As a medievalist, Ignatius reads the writings of the philosopher Boethius, in particular his De Consolatione Philosophiae (The Consolation of Philosophy). From that work comes Ignatius's belief in the "wheel of fortune," on which the blind goddess Fortuna spins each person. The attempted arrest by Officer Mancuso and the subsequent car accident convince Ignatius that Fortuna has started him on a bad, downward cycle.
Suffering the trauma of the downward cycle, Ignatius confines himself to his bedroom, where he chronicles his version of history on tablets of Big Chief paper. Further, the stress of these incidents is manifesting itself physically. They have caused his pyloric valve to close--an ailment he suffers anytime he is subjected to anxiety and stress. With his valve sealed shut, gas fills his stomach, and he becomes severely bloated. In an attempt to pry his valve open, Ignatius lays on his stomach and begins bounhing up and down on his bed. Though it does not open the valve, the bouncing does cause a small erection, to which Ignatius decides to tend. Visualizing his childhood dog, Rex, he brings himself to climax.
Vagrancy and the Porter Job
Upon his departure from the precinct, Jones is instructed to find employment. He is convinced that if he does not find a job, he will be arrested for vagrancy. He applies for a porter job at the Night of Joy bar. At first, Lana Lee refuses, since she does not want any "police characters" ruining her investment. But as she realizes that Jones believes he will be arrested if he is unemployed, she decides to seize on the opportunity and exploit him. Lee offers Jones the job for twenty dollars per week, well below minimum wage. He has to work six days from ten to three, cleaning up the bar. Jones is insulted by the wage, but his fear of prison outweighs his indignation, and he accepts the position.
Darlene arrives at the bar late, due to her pet cockatoo having a cold and coughing in her ear all night. She receives a scolding, both for her late arrival and for failing to rid the bar of Ignatius and his mother the day before. The discussion of the fat man with the green hunting cap, traveling with his momma, gets Jones's attention. This sounds like the same character he heard about yesterday at the precinct. Lee leaves to go shopping and instructs her employees that no one is to fool with the cabinet beneath the bar.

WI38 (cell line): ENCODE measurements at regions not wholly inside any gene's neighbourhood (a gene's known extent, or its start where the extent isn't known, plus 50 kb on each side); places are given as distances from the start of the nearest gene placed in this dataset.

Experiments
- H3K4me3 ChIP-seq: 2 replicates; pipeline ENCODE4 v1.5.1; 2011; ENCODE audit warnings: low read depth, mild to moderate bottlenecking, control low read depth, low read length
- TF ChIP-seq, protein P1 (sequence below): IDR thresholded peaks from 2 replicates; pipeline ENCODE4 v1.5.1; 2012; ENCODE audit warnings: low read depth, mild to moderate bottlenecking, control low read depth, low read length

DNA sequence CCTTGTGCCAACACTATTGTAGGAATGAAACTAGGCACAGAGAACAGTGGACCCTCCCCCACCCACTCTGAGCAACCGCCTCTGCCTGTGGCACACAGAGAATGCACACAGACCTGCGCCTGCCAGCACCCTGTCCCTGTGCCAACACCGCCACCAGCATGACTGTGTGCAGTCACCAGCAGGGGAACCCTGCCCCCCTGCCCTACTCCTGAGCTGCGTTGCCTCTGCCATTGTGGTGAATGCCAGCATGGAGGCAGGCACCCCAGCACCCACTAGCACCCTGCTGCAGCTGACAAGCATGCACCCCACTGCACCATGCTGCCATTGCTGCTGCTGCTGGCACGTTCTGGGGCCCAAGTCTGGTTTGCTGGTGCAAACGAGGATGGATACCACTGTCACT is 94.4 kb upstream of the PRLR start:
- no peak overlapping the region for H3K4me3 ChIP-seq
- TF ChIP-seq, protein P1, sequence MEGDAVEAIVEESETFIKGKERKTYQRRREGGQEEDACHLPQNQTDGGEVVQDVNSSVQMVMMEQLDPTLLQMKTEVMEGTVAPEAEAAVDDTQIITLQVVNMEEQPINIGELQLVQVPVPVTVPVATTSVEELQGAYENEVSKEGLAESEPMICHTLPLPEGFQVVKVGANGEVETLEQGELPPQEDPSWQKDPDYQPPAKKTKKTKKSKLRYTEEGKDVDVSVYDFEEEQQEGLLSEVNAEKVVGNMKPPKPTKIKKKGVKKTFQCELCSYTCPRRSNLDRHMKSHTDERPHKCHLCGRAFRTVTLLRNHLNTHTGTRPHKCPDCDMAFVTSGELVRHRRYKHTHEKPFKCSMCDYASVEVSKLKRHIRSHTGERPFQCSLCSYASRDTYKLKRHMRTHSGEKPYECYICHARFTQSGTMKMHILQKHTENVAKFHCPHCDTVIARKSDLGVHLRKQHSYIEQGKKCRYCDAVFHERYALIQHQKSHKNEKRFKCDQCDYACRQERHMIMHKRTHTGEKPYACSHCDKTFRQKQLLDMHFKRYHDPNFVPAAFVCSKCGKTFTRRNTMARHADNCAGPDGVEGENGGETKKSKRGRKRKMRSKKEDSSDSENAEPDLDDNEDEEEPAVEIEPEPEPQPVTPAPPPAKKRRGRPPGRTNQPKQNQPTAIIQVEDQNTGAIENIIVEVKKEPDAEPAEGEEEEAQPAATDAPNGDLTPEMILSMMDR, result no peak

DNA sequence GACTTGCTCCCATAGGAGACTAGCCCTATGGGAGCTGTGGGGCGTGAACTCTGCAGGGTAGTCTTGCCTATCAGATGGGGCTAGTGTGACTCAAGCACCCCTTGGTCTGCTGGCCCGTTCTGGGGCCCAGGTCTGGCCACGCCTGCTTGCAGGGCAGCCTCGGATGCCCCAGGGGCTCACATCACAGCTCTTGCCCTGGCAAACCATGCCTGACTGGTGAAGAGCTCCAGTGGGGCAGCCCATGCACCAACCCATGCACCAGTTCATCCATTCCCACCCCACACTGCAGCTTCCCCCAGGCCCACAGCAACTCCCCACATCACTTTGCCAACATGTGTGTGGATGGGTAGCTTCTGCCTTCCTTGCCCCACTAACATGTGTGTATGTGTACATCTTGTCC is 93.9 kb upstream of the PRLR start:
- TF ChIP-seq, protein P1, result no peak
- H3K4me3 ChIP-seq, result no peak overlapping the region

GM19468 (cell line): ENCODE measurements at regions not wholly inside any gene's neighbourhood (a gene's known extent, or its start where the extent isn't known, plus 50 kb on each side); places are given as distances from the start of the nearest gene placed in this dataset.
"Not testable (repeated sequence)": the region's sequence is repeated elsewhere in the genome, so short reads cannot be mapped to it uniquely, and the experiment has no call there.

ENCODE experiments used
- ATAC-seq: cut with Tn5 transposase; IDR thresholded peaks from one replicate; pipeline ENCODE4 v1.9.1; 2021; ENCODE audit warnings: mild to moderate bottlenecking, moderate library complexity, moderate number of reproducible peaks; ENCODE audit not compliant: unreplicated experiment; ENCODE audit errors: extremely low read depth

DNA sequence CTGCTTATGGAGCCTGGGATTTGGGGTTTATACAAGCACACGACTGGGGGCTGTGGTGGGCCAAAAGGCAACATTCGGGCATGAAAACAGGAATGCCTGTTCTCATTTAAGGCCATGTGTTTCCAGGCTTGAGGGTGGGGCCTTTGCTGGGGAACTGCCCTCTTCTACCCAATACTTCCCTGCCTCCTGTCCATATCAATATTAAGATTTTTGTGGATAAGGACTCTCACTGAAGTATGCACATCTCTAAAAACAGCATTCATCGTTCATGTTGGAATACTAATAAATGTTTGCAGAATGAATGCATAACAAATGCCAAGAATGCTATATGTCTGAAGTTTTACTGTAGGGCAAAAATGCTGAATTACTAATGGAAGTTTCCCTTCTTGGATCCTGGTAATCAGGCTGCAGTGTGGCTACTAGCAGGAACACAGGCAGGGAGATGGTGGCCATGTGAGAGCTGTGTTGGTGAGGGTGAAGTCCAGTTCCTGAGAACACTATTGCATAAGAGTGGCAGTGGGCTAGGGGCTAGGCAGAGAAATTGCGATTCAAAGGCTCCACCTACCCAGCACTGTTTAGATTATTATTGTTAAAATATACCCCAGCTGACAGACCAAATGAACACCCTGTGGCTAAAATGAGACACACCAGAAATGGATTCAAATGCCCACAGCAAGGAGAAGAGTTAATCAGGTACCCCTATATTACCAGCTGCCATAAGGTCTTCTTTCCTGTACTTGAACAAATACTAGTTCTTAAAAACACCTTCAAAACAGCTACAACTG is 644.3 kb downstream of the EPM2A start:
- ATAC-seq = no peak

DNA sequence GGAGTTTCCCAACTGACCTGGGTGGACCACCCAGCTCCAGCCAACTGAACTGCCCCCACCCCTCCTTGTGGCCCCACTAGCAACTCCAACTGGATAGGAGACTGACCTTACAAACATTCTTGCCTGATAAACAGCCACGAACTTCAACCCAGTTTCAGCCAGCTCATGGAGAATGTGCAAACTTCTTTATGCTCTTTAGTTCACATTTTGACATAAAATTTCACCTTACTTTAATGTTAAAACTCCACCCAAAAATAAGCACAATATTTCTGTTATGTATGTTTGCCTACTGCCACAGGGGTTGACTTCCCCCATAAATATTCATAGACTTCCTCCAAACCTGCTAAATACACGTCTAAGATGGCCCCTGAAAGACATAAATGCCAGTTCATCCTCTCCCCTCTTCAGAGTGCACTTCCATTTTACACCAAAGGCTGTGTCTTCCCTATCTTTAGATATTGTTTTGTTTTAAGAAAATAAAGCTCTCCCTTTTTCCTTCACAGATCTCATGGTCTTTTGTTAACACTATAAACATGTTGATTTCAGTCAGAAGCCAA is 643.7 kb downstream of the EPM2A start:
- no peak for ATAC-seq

Patrolman Mancuso Visits the Reilly Residence
Patrolman Mancuso, wearing a t-shirt, bermuda shorts, and a false beard (his costume for the day), visits the Reilly residence to give Mrs. Reilly an update on the car accident. While Mrs. Reilly and the officer sit down in the kitchen to talk, he can hear Ignatius in the other room, watching a dance show on television and shouting at the offenses to taste and decency. Mancuso tells Mrs. Reilly that she owes one thousand twenty dollars for damage to the building due to the car accident. She is overcome with grief, since her only sources of income are her late husband's Social Security and a "two-bit pension," which are not nearly enough to cover the cost of the accident. She begins crying, lamenting that she will be sent to prison. Ignatius shows complete indifference to the situation. Mrs. Reilly complains that Ignatius has a "heart of ice" and does not care if they lock his poor mother up. Mancuso attempts to cheer her up, offering to take her bowling with his aunt.
After the patrolman leaves, Mrs. Reilly attempts to enter Ignatius's room to discuss her financial problem. She finds the door locked with a "Do Not Disturb" sign on it. Ignatius refuses to let her in, but she starts slamming herself into the door, and he relents. Inside, Mrs. Reilly is besieged by a terrible odor and finds Big Chief tablets strewn on the floor. She demands that Ignatius go out and start looking for a job to help her pay off the debt. Ignatius is outraged, stating that employers will not hire him since they do not appreciate his worldview, and he accuses his mother of being drunk. But Mrs. Reilly won't budge from her demand, so Ignatius decides to give in, concluding that there is "no use fighting Fortuna until the cycle was over."
Ignatius Goes to the Movies